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The story of the Amity owls

John Myers, Duluth News Tribune on

Published in Outdoors

DULUTH, Minn. -- Richard Hoeg remembers growing up in his family's Woodland neighborhood home in Duluth that was filled with small owl statues that his father collected. So maybe that's where it all started.

"My dad grew up on a farm in west-central Iowa and I think he was fascinated with owls out on the farm," Hoeg said as we walked in the woods near his Duluth home, looking for owls. "He had little owl statues all around in the house. We'd go for drives and look for owls ..."

Hoeg is definitely keeping up the family tradition. A self-proclaimed amateur naturalist, birder, author and accomplished outdoor photographer, Hoeg just released his second children's book about owls (self-published by his 365 Days of Birds Press.) He also took photographs for two more beginning reading books for kids featuring, you guessed it, owls.

"They captivate me," Hoeg said. So much so that his grandchildren know him as "the owl guy."

Hoeg's latest book, entitled "Do You Hoot? The Story of the Amity Owls" was inspired by a family of great horned owls that Hoeg has been able to follow over the last nine months. Very few people are able to get this close to owls this often, let alone capture so much owl action and interaction.

The book is available now, absolutely free, to download. Hoeg is also taking orders for a paperback printed version that will be out around Labor Day. He's charging $12 per copy now, just enough to cover the printing costs.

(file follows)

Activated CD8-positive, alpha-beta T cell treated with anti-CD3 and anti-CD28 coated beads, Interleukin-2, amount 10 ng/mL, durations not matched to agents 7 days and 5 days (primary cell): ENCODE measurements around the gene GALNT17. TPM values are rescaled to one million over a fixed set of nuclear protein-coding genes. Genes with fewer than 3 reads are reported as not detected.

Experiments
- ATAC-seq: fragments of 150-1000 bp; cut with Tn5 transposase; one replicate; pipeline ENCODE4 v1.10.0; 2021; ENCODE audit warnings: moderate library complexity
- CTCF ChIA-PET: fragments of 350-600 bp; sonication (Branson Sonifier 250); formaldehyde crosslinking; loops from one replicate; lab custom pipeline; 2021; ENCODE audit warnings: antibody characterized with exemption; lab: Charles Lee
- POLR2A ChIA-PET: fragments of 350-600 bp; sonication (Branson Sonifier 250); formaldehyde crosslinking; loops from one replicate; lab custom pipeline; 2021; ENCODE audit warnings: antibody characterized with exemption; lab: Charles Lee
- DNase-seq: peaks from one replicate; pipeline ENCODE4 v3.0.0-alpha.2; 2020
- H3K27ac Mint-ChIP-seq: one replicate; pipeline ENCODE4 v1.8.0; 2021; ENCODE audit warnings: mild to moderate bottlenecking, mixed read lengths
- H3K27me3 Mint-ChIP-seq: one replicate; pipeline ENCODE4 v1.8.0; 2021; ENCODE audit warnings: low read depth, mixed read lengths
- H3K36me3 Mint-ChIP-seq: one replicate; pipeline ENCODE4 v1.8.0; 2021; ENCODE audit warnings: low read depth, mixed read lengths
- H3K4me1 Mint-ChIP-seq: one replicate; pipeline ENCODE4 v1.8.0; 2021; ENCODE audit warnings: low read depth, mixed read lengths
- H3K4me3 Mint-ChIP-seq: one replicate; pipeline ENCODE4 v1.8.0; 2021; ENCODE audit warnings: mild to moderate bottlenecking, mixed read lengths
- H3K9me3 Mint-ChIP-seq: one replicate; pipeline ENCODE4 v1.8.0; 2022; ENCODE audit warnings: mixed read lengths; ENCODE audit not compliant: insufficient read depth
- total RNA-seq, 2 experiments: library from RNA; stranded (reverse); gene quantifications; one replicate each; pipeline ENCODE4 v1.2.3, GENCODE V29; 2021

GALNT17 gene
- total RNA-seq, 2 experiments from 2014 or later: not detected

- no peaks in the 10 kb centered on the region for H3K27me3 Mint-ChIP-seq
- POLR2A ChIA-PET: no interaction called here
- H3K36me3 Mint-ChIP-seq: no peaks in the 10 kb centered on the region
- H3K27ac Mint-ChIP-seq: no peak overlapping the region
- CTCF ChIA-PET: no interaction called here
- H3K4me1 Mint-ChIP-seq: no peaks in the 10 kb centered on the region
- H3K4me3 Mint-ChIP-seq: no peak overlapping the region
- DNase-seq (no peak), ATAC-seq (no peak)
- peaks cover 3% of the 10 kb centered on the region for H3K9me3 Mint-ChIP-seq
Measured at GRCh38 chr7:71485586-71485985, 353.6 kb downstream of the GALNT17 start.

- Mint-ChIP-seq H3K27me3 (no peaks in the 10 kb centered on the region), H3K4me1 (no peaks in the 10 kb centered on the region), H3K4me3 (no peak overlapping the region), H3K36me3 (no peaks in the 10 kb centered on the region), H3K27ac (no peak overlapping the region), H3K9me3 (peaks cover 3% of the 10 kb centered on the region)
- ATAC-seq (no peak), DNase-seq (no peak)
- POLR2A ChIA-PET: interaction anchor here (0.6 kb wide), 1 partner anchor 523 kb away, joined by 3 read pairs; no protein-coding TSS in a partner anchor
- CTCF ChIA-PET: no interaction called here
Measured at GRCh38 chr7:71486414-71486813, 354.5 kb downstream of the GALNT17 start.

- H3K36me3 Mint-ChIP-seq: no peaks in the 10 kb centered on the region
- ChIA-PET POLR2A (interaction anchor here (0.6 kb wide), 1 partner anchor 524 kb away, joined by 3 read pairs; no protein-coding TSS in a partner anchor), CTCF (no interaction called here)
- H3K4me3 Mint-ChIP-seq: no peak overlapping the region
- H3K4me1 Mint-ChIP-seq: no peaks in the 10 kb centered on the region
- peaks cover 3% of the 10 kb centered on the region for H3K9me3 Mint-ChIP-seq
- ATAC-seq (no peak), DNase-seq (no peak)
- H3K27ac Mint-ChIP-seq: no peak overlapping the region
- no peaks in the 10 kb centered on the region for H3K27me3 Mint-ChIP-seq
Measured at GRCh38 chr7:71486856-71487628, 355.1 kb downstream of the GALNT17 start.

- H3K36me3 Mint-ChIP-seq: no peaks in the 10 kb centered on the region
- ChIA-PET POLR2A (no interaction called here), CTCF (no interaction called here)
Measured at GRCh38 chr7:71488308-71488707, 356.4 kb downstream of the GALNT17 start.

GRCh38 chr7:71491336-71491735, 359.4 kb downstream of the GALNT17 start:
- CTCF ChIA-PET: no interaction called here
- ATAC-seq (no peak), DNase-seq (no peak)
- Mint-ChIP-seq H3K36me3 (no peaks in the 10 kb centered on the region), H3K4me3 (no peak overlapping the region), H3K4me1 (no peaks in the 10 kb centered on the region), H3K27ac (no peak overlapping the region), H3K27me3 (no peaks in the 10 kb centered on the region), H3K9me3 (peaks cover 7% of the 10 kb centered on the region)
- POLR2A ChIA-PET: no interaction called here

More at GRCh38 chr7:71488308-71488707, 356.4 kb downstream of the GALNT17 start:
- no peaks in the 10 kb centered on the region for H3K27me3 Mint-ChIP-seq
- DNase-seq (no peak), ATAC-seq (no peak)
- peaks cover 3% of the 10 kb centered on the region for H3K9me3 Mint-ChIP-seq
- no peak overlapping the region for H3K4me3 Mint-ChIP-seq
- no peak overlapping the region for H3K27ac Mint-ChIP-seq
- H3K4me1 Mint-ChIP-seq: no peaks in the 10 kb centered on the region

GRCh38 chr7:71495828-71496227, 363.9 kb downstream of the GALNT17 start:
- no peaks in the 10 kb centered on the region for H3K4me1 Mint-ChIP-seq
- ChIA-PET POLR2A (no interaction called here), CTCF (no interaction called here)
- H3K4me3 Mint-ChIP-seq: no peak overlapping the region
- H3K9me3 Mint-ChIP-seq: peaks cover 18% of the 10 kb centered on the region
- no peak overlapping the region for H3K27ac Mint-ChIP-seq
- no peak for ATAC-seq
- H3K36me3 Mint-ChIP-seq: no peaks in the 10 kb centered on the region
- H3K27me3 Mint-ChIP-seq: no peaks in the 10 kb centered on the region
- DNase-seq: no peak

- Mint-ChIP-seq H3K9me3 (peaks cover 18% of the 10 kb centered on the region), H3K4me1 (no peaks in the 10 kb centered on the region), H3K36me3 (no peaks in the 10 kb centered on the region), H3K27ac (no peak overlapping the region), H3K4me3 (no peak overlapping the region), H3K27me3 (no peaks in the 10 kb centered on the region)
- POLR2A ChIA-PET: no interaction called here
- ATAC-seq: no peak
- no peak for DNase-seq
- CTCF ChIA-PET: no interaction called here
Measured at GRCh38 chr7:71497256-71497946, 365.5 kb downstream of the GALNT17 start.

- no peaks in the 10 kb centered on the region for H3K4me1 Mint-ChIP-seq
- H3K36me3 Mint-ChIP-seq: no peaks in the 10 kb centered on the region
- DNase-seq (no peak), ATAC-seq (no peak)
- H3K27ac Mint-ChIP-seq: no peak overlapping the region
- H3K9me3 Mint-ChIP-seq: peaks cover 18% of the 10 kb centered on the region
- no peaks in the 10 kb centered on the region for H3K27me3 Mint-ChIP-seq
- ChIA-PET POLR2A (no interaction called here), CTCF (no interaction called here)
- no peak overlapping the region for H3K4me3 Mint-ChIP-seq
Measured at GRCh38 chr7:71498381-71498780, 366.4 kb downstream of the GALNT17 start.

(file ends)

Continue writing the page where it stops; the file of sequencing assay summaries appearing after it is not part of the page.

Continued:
Susan Larson Kidd, a Duluth special education teacher who collaborated on the two children's early reading books with Hoeg -- she did the writing, he took the photos -- said Hoeg's bird photos are perfect for children because they are simple yet beautiful.

"What amazes me about Rich is that his photos show exactly what kids need to see. They can focus on the specific subject and not a lot else," she said. "They're specific and clear and distinct."

Larson Kidd said Hoeg's photos "capture the essence of the creature." When she saw Hoeg's photos in the office lobby at their mutual dentist, she said she knew she wanted his photos for her books.

"And he's so gracious that he lets anyone use his photos for free... so we both ended up giving away our work in the books," she said, noting the books are available online to download for free. "He just wants to reach people and share what he knows, and I love that ... He takes the photos because of how much he loves nature and how much he wants to share that love with others."

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